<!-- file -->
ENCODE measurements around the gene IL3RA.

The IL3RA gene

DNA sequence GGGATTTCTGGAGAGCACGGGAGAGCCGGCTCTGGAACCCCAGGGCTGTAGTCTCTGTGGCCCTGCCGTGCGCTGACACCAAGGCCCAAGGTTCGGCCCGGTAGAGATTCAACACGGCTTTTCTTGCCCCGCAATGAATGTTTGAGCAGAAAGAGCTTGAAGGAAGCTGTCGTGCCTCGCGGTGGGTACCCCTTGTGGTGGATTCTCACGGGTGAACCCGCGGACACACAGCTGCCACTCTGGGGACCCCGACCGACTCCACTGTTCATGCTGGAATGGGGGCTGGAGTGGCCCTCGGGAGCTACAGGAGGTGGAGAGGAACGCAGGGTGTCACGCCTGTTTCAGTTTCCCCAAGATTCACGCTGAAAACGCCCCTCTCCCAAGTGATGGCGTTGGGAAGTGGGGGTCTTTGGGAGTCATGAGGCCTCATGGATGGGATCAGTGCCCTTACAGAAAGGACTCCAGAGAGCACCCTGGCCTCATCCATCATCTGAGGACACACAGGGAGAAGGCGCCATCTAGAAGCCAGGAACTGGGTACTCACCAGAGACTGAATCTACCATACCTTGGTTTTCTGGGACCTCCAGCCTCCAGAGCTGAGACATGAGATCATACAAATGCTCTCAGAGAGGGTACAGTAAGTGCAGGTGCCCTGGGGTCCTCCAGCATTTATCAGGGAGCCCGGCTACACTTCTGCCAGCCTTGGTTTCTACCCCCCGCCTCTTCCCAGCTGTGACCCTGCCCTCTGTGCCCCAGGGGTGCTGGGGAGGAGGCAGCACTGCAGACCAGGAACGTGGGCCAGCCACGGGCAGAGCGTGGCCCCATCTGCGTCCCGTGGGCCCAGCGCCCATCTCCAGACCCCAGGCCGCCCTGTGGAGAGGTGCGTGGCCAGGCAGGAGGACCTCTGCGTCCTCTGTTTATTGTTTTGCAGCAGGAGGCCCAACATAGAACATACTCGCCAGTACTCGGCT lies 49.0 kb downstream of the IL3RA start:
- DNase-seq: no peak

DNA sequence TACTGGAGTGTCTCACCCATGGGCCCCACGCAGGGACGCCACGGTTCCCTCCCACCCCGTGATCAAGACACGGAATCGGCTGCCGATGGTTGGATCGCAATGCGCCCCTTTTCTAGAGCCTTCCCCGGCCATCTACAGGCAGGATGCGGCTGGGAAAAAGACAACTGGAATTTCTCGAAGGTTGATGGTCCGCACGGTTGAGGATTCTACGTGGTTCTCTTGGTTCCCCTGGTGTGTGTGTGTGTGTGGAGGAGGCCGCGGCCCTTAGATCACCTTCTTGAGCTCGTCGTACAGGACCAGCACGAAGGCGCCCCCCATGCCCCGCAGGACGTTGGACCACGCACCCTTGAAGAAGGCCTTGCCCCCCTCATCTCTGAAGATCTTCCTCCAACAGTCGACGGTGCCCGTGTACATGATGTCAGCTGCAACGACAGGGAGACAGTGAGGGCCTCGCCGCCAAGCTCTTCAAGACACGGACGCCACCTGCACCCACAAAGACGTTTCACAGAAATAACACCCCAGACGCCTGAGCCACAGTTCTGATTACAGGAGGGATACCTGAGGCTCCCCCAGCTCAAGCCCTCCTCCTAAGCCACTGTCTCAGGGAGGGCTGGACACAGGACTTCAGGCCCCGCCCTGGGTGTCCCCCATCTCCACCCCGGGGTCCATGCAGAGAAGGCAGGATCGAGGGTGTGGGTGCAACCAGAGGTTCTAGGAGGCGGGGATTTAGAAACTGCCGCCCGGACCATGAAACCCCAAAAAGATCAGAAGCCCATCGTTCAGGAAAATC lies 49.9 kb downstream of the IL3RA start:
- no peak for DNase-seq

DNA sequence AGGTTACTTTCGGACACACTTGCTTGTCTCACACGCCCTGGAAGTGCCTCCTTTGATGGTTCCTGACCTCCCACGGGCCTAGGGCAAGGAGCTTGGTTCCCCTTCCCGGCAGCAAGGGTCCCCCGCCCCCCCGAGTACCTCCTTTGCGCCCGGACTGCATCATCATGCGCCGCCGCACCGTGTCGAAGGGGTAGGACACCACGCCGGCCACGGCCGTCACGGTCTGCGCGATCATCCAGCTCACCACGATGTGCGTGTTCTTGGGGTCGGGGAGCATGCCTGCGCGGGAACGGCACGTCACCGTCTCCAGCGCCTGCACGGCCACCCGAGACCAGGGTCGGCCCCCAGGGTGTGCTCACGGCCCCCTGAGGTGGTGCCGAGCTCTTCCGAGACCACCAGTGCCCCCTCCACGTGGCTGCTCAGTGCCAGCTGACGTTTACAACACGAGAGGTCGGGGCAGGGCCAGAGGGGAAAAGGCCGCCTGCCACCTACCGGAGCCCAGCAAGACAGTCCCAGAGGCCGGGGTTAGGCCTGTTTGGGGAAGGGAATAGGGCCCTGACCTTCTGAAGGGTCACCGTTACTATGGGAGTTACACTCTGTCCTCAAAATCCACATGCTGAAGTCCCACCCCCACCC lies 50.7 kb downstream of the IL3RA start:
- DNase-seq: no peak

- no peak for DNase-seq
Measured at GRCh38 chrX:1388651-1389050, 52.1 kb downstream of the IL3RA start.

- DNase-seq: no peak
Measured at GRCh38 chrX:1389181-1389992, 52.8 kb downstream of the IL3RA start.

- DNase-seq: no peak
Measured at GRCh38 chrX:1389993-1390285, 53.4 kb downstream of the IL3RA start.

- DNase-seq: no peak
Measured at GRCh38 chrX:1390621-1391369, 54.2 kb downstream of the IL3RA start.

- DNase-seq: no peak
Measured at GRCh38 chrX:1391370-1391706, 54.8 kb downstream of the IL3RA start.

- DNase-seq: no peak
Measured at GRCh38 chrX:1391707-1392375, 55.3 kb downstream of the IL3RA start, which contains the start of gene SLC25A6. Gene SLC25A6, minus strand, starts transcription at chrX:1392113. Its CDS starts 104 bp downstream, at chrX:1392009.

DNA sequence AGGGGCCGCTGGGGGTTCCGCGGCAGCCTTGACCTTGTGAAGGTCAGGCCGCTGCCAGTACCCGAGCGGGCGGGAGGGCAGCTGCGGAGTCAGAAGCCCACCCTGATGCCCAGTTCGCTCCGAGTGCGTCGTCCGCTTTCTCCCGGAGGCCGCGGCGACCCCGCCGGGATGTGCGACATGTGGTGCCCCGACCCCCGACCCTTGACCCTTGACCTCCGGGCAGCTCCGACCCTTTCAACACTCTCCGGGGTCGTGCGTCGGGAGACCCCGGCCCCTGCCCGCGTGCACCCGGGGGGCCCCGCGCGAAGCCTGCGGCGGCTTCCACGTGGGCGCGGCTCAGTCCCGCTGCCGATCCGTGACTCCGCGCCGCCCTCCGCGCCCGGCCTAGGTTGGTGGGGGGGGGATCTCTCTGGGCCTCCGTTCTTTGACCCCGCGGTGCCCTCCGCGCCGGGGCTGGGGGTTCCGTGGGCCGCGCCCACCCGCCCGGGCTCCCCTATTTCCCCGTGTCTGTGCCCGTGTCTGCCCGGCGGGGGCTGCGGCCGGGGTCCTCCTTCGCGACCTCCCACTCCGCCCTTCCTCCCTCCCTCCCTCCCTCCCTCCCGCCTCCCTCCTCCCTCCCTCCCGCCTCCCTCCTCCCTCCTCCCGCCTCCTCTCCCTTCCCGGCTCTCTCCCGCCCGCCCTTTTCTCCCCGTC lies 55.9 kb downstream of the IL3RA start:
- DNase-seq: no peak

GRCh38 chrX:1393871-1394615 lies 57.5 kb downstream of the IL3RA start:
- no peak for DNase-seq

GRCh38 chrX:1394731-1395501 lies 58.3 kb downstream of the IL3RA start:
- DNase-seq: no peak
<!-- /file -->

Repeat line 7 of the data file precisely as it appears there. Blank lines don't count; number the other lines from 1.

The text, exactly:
DNA sequence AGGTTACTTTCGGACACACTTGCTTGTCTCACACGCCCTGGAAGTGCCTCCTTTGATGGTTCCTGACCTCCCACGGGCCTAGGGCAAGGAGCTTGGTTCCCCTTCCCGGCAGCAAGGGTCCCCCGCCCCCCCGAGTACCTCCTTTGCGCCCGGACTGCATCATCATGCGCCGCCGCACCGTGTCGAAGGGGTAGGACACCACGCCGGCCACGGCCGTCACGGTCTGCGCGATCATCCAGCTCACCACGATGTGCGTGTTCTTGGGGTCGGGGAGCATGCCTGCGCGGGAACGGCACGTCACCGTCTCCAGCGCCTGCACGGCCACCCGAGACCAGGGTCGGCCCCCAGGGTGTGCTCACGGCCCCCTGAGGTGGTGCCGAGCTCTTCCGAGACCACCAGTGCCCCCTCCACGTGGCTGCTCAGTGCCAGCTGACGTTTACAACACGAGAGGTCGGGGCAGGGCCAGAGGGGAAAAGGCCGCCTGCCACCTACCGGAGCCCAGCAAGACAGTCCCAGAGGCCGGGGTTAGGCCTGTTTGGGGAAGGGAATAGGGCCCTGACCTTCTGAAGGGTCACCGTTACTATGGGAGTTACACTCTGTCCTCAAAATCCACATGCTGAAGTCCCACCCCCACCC lies 50.7 kb downstream of the IL3RA start: